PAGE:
I had high hopes for Dampier and felt let down departing because we decided not to give the jump up (a 4WD obstacle you need to get up to access more of the coast) a crack, which opens up access to the Dampier Peninsula.

The panel damage (and other vehicles with us) just didn’t make it a good idea, so we missed out on a pristine part of the world. Dampier itself is a great town, but I felt deflated because the peninsula was one of the biggest things I’d looked forward to about the trip.

Broome was also a let down, but purely because of the ridiculous number of people. In the past we’ve loved staying there, but it was so busy it was actually unpleasant and by the end of our couple of days there we couldn’t wait to leave. 

Cable Beach was pandemonium
Broome was busting at the seams with people this year

Other than that, there really wasn’t anywhere else we didn’t thoroughly enjoy, and there were a number of places that were well and truly beyond our expectations.

KM done

We completed 8302km over 6 weeks, or an average of 193km per day. Like normal, we did a fair bit of driving in the first and last few days to maximise annual leave, with the biggest day being nearly 900km (although that was supposed to be split in two).

Millstream road condition
WA’s a big place, and you have to drive long distances to see it all

Moving often

One of the things we are very grateful for with the Reconn R2 is that its fast to pack up and move. We intentionally only stayed a few nights (or even just one) at a number of places so we could see more, and with the ease of setup and pack away it worked really well.

On our 3 months up north with a soft floor camper we stayed longer in each location because it was so much work to move.

I did feel a bit guilty on this trip moving so often as another family decided to come for the whole trip in a soft floor camper, and we’d designed it for our sort of pace, thinking that they would only come for a couple of weeks where we had longer stays.

Reconn R2 sunset
Even with the kids we could get going easily within 15 minutes. It’s only a tiny bit slower than a caravan

It worked out fine overall, but there’s no doubt that a soft floor camper is much harder work.

I was devastated to have to leave Barn Hill (I could have easily done a few more nights there), but I think we got the balance pretty good.

Unfortunately when you travel in peak season to popular places you have to book, and that means estimating how long you’ll want in each place. I look forward to being able to travel with a bit more flexibility in the future.

Barn Hill Station
I was sad to leave Barn Hill without a few more days

What went wrong?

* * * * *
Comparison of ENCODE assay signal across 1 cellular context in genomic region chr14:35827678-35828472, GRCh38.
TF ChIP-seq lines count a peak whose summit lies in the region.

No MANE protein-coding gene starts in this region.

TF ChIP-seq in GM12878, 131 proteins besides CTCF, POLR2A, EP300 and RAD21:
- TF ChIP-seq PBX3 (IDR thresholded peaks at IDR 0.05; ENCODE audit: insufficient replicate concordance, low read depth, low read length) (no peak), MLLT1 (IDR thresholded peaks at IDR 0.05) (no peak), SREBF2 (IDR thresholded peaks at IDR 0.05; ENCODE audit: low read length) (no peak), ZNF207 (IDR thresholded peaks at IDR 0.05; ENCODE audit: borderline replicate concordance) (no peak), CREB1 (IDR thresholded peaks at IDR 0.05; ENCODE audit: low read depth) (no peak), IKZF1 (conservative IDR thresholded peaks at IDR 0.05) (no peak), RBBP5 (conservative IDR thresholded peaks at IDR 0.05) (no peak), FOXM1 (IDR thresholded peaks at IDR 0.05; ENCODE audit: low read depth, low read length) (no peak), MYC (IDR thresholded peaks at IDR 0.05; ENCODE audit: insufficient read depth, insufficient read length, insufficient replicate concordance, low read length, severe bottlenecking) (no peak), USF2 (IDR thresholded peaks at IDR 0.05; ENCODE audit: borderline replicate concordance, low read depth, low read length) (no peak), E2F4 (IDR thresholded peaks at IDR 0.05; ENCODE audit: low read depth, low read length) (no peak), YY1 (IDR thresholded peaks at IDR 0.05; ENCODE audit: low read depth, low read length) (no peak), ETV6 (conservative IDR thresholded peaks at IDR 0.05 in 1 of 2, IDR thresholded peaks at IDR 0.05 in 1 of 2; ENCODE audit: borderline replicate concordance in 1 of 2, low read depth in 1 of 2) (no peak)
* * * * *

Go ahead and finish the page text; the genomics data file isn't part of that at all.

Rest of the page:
If you aren’t prepared, and don’t expect things to go wrong when you are touring Australia then you need to get used to the idea.

Inevitably things will go wrong, especially when you are 4WDing and doing some terrible corrugations to get to the best locations. That said, we had an exceptional run on this trip, with only a few minor things going wrong.

My folks had a wheel stud snap off on their van (luckily just one, which we replaced in Broome).

I got a minor puncture in Dampier and woke up to an almost flat tyre. Ironically it was booked in for a wheel alignment that morning anyway, so they repaired both.

My upright fridge stopped a couple of times (due to thermal circuit breakers playing up), which was annoying, until I realised the issue had nothing to do with the fridge anyway.

Upright Fridge Problems
Our Bushman Fridge kept turning off, which we found was from a circuit breaker

I noticed oil weeping from my aftermarket transmission cooler hoses, which we just monitored for the trip and left alone (and got some spare oil and clamps just in case!).

Dad blew a tyre in Karijini National Park (and his spare was 15 years old!) which prevented him from doing any more exploration in the area for fear of having to drive into Tom Price with another car to get a tyre if another let go.

Overall though, things went very smoothly and we had a heap of fun.

Fuel economy average

13.7L/100km. That’s (mainly) moving 5.3 tonnes of car and trailer down the road over all sorts of conditions, and is actually seriously good. If you want to know what our setup weighs, you can read more about it here – Mobile Weighing.

Long range fuel tank
We had a long range fuel tank this trip, which was amazing

How much did we spend?

Fuel cost

$1645 in diesel

Most expensive fuel

Marble Bar (twice) at $1.749 per litre

Carawine Gorge
The fuel in Marble Bar was expensive, but so worth it

Food cost

$1637 including a couple of meals out

Accommodation cost

$1028, averaging $24.47 per night. We spent 7 nights in free camps, 10 nights in National Park Camps (2 of which were free), 5 nights in caravan parks and the rest were spread out over station stays and low cost camps.

Coppins Gap, Marble bar
Free camping at Coppins Gap near Marble Bar

Random expenses

4.5kg gas bottle refill x 1 cost $18